CNN Takes On The Child Gaming Addiction Study

CNN Takes On The Child Gaming Addiction Study

Early this morning we reported on a new study that claims one in 10 children are engaged in pathological gaming, prone to serious mental health issues. How does CNN handle the study?

Surprisingly well, if you ask me. They manage to mention that the 3000 children involved in the study were from Singapore, for instance, which is of course a completely different country than the United States with a completely different culture. They touch on the Entertainment Software Association’s assertion that this new study means absolutely nothing at all and was conducted with the aim of proving a negative point about the industry.

The only huge slip up I noticed was calling World of Warcraft a violent video game. Someone hasn’t played any WoW lately.

Thanks RtFusion for the link!


  • The biggest slip up is the same slip up the are all always making, and that’s causality. There are no quotes being presented (I haven’t read the study yet but neither have any of their viewers) to suggest that the games in any way CAUSE the depression or low grades. They can never pinpoint that kind of stuff. Anderson, Gentile et al. never even try to, experimentally, because its incredibly difficult if not impossible to account for all the other factors in a child’s development.

    If a kid has horrible acne and is socially awkward because of it, he is likely to be depressed and have fewer friends than his average peer. Therefore he is less likely to be socialising in the traditional way: hanging out at the shops, having friends over at home, etc. So what does he do? He might read, draw, build model airplanes or play videogames. Whatever he is doing with his time is not causing his depression. It’s the other way around. If all I do in a study is look to see if people play games and are depressed, I simply cannot account for his acne, for example, which is actually the cause of all the problems.

    • Actually Adam, what’s unique about this study is that they were able to predict depression controlling for other factors. Basically, they found that those children who were found to play games at a level described as pathological were more likely to later develop bouts of depression. Similarly, if those children stopped playing games, they tended to recover. Keep in mind, this is not a neat, laboratory controlled study, but the methodology is the same that produced a causal link between smoking and lung cancer. Also, this is an initial result. It certainly requires replication in other countries.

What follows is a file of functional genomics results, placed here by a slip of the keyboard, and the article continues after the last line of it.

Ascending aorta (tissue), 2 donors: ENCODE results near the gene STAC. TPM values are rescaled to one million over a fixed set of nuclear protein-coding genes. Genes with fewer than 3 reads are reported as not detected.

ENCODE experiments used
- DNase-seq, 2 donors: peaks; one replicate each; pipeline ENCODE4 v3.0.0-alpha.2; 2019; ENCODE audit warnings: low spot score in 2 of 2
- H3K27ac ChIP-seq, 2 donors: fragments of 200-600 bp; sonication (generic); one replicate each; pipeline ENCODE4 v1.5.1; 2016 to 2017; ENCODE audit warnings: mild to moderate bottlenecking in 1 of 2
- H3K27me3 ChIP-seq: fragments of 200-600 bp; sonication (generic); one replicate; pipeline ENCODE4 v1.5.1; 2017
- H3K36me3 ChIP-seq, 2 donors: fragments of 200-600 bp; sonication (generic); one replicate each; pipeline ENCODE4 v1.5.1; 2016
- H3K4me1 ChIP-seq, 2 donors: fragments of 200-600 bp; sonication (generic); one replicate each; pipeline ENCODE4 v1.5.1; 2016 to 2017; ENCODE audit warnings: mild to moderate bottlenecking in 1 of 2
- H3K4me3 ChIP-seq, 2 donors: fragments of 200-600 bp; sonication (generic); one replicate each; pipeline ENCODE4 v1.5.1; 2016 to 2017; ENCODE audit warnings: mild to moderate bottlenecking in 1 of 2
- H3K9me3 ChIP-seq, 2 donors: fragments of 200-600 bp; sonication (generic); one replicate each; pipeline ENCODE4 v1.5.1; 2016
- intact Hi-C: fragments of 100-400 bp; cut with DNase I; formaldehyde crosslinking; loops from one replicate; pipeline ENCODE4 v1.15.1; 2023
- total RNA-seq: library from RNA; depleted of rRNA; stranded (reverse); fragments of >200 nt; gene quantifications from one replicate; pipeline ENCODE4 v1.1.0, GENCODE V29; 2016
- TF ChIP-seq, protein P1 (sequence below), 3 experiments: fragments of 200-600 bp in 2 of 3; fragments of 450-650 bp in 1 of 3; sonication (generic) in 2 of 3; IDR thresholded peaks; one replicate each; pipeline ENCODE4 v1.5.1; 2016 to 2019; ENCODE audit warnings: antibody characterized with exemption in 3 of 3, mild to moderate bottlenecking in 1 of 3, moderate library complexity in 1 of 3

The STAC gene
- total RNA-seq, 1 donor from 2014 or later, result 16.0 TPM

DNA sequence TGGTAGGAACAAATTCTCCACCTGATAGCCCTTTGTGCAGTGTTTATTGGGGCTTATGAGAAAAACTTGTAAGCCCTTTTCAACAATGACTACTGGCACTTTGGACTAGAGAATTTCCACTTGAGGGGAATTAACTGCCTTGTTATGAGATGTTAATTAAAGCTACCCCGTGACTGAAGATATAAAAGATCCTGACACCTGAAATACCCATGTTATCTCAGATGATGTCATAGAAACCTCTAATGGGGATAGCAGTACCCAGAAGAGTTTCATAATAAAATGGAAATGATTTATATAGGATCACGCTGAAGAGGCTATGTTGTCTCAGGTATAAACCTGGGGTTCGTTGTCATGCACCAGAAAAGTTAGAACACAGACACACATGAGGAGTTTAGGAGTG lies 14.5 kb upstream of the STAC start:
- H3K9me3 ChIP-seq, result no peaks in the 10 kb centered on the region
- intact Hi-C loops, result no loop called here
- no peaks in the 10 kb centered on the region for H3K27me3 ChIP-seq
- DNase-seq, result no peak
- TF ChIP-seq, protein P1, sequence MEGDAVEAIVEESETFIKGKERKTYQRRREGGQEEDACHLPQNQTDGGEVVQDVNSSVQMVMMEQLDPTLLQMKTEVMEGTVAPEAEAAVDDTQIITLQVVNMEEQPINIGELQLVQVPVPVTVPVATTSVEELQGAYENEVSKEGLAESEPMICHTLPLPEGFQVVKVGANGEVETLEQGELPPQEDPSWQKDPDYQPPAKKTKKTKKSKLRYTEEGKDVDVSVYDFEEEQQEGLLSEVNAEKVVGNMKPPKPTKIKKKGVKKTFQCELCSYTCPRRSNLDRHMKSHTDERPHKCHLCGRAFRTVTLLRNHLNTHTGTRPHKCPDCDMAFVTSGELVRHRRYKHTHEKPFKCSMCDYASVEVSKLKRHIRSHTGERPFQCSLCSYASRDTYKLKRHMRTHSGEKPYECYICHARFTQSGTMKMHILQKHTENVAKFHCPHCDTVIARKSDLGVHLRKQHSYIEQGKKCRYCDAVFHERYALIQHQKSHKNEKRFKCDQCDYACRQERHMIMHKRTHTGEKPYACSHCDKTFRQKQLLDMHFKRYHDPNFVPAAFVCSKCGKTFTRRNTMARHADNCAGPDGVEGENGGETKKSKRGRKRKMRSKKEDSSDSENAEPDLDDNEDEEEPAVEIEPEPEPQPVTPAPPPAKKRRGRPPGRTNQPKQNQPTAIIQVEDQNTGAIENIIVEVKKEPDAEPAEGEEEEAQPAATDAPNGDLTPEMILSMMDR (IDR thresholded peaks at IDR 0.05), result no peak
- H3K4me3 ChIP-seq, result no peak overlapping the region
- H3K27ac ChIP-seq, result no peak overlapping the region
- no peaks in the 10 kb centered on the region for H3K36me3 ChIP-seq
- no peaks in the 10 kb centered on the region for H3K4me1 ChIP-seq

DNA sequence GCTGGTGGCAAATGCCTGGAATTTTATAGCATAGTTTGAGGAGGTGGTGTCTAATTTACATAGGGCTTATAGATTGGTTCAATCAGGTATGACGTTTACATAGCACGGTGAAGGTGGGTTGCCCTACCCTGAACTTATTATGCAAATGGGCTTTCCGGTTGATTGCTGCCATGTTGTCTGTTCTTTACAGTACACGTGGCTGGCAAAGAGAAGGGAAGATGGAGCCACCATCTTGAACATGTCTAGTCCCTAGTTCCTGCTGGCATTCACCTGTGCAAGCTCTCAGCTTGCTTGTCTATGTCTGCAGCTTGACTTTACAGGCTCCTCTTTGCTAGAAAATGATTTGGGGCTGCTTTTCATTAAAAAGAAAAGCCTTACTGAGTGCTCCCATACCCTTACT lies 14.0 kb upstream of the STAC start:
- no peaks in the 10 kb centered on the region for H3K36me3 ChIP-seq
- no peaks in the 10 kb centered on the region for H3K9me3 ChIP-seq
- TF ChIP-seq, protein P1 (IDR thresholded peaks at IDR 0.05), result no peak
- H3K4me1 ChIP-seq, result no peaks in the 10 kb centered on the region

It’s not as bad as it sounds, it just provides preliminary evidence that pathological gaming, like any addiction, can result in depression. I think the estimate that 10% of child gamers are ‘addicted’ is far more controversial than the ‘causal’ finding, that addictive behavior can produce depression.

  • Well put.

    Too many contributing factors to determine whether videogames can be directly attributed to depression and/ or other serious mental health issues.

    Just another pointless spurt from the idiots looking for a scapegoat for thier children’s developmental issues.

  • Online experiences can’t be rated so perhaps when they played world of warcraft they had a violent experience, even dungeons nowadays quite a lot of abuse going around due to how the dungeons aren’t cake walks. Don’t know the dungeon GTFO.

  • Thinking back to my teen years, if my parents had asked me to stop playing games for a month it would have been no problem. IT would have left more time for porn and dope smoking with my peers.

  • I only really agree with the point of more than 30 hours of gaming per week is unhealthy. I mean, don’t parents make their kids go outside and play? When I was a kid that’s what I had to do. I still gamed but that was usually on a gameboy (outside) or a little before or after dinner. The only exception was when we had friends come over, we were allowed to play games earlier 😀 What’s wrong with parents nowadays?

  • Sheer and utter utter nonsense.

    There is ZERO scientific evidence to show a difference between a healty and a unhealthy brain.

    This is all based on opinion.

    The real dangerous products are the drugs the psychiatrists push onto the people to convince them they are sick.

    • Saying that psychological drugs are a gimmick is flippant, and your off-hand dismissal of psychological diseases (unhealthy brain) as a sales ploy is both ill-founded, and possibly offensive to many people.

      On a side note, check out:
      Self portraits of a schizophrenic artist examining his mental illness under different medicines. Tragically, he ends up committing suicide.

  • “Thirty hours a week of pretty much anything can’t be good.”

    Sounds like I should quit my job. Anyone else work 30 hours or more a week? (OK, so that’s a different context, but it still sounds like a good excuse to change to part-time.)

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